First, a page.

Ryan Bubear steps into the Opel Meriva 1.4T Enjoy...
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Doors. They're as vital a part of the modern motor car as the little perforations are an essential part of present-day toilet paper.
Yet, much like the "tear here" facilitators on your favourite brand of two-ply, we tend to take them for granted. They're always there, and we use them almost without thinking, but we never challenge them to do a better job.
The new Opel Meriva, however, does (challenge the conventional car door, that is). The second-generation incarnation of this compact MPV features a nifty rear-hinged door system that significantly improves access to the rear seats. It's a novel yet endearingly simple feature — despite the fact that Opel says it was painstakingly developed over a five-year period (to essentially move the hinges?) — and allows the rear doors to be opened as wide as 84 degrees. This makes it perfect for parents wishing to load/unload their pint-sized offspring.
These "suicide doors" — which also make full-size passengers' entry and exit a far more natural process, free from nasty twisting movements — are rightly seen as the Meriva's party piece, but the vehicle strives to innovate in other areas too. But more on that later.
That familiar Opel face
In small MPV terms, the Meriva is not a bad looking thing. It sports the distinctive Opel family face, and a rising belt-line, including a lovely flourish just aft of the B-pillar. Those centralised door handles certainly catch the eye too. Round the back, there's a hint of Honda Jazz thanks to the gloss black trim and steeply angled rear screen.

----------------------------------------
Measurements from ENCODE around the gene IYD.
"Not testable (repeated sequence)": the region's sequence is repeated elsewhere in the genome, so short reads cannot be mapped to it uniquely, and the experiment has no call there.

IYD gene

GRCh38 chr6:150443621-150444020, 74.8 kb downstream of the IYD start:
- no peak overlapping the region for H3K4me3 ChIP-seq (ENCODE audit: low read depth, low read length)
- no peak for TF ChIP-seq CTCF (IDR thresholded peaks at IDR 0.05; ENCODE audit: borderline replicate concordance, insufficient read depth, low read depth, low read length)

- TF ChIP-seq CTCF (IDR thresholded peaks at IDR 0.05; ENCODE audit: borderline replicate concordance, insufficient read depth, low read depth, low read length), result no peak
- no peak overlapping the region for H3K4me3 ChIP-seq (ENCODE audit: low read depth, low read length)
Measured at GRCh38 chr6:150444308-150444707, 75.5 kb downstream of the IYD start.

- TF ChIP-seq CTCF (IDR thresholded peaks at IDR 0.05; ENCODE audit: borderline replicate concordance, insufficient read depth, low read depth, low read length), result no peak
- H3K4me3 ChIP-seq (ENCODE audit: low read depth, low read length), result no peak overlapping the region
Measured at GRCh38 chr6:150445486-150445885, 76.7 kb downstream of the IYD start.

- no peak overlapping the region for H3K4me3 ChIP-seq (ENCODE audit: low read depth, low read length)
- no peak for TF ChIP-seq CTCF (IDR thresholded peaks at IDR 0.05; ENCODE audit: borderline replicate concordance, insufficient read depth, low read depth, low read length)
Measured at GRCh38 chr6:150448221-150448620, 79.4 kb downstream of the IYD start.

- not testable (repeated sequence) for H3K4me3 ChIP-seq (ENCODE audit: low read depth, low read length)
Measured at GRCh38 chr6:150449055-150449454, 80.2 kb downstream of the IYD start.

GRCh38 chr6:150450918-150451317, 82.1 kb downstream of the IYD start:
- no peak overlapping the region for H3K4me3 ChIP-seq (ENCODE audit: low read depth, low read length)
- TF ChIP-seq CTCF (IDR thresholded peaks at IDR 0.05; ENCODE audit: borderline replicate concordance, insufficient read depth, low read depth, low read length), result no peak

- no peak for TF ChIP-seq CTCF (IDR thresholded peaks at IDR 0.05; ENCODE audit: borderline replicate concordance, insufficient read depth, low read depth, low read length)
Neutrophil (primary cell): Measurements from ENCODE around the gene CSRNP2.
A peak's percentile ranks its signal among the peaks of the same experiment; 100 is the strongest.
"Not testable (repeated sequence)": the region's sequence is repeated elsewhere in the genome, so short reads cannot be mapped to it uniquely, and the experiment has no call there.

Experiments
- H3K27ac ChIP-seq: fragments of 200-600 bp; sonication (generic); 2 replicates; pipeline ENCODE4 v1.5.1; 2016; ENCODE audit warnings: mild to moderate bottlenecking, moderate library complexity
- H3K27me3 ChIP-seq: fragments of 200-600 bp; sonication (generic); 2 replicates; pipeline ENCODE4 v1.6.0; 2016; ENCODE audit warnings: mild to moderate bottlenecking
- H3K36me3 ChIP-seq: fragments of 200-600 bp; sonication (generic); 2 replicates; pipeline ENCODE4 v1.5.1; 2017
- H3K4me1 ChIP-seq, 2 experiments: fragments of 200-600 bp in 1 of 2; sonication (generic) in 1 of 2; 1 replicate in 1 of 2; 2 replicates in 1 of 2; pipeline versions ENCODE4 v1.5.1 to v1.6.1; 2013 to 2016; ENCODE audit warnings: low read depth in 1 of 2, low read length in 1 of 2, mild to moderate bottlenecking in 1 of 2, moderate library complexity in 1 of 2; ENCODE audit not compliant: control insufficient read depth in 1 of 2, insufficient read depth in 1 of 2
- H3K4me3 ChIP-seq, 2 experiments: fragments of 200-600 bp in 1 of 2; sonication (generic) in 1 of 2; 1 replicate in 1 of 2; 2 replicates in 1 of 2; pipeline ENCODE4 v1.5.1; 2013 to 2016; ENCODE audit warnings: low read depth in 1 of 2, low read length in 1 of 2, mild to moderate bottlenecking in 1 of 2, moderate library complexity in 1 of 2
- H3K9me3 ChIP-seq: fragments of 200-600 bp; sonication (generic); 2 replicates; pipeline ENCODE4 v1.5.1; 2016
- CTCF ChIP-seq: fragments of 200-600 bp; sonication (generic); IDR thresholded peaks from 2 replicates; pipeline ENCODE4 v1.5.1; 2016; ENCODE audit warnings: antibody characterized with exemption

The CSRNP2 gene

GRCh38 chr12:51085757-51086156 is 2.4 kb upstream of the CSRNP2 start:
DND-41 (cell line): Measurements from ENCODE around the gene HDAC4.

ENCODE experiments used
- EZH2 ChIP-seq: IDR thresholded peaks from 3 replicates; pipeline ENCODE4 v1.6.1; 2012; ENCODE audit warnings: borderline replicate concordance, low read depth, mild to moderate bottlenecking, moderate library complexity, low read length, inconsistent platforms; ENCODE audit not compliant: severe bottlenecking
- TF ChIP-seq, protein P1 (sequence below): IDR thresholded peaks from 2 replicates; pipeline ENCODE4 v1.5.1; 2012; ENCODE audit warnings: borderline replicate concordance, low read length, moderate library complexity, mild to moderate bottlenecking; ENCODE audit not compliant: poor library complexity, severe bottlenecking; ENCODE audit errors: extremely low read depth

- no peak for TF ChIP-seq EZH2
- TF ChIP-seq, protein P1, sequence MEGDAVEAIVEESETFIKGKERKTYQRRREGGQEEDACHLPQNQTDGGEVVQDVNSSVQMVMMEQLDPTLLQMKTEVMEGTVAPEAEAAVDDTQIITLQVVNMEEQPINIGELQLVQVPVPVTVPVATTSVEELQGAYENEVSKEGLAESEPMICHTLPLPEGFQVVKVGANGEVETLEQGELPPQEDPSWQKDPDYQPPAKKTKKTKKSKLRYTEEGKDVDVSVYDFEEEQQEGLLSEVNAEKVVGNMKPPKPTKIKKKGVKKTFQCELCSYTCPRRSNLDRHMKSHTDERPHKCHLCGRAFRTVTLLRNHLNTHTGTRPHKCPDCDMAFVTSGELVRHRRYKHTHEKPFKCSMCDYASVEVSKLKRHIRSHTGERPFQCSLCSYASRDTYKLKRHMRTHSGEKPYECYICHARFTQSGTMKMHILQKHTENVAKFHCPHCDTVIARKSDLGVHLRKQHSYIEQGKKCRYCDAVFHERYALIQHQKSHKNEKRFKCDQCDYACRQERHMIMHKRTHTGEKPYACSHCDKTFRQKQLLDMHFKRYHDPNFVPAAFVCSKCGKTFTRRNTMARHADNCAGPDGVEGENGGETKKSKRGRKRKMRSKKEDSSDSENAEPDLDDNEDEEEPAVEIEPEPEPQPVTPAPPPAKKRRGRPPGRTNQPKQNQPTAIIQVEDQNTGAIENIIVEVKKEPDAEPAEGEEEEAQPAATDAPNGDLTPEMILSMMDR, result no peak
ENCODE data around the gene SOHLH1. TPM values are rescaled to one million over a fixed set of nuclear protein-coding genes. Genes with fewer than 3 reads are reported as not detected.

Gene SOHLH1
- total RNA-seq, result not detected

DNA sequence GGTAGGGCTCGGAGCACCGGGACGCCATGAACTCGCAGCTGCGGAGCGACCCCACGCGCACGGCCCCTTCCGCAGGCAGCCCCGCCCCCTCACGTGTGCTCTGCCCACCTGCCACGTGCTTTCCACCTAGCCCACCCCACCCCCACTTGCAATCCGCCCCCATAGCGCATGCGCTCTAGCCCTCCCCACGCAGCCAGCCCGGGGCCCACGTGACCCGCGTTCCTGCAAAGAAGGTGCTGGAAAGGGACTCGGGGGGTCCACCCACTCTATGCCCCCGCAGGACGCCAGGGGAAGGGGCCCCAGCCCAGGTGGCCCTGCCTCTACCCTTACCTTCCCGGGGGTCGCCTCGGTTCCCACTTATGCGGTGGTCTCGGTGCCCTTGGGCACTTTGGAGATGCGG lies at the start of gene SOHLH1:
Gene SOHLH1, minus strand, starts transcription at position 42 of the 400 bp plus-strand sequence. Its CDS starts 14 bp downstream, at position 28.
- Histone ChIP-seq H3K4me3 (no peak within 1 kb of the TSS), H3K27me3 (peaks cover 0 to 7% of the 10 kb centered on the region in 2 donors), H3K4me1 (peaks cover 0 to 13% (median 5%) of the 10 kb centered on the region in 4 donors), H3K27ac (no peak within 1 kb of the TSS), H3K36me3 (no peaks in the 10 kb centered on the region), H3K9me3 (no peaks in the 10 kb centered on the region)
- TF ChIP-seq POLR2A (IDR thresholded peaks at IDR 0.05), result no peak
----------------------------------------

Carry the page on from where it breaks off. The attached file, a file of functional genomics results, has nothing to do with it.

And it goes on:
The Meriva is offered in two trim levels in South Africa: the Enjoy and the Cosmo. In the spirit of downsizing, both variants make use of the 1.4-litre turbocharged petrol engine also found in the base model Astra GTC. This powerplant develops 103kW and 200Nm, a fair bit more than the range-topping 1.8-litre naturally aspirated engine in the previous Meriva.
There's enough grunt to get you around without too much fuss, and the front-wheel-drive Meriva is able to hit the 100km/h mark from standstill in a rather respectable 10.3 seconds. The six-speed manual gearbox is pleasant enough too, with the sixth cog making highway cruising particularly relaxing (and quiet). Opel reckons the Meriva is able to return a fuel consumption figure of 6.7 litres per 100km, but we ended up on 8.2 after a week. Not terrible, but not terrific either. Admittedly, if we tried hard, we could've done better.
The Meriva — which is both longer and wider than its predecessor — handles admirably for a compact MPV, yet still manages to pull off a really comfortable ride. The electro-hydraulic power steering system doesn't draw attention to itself, which means it's doing its job rather well. In all, it's a simple, comfortable vehicle to drive.
Plenty comes standard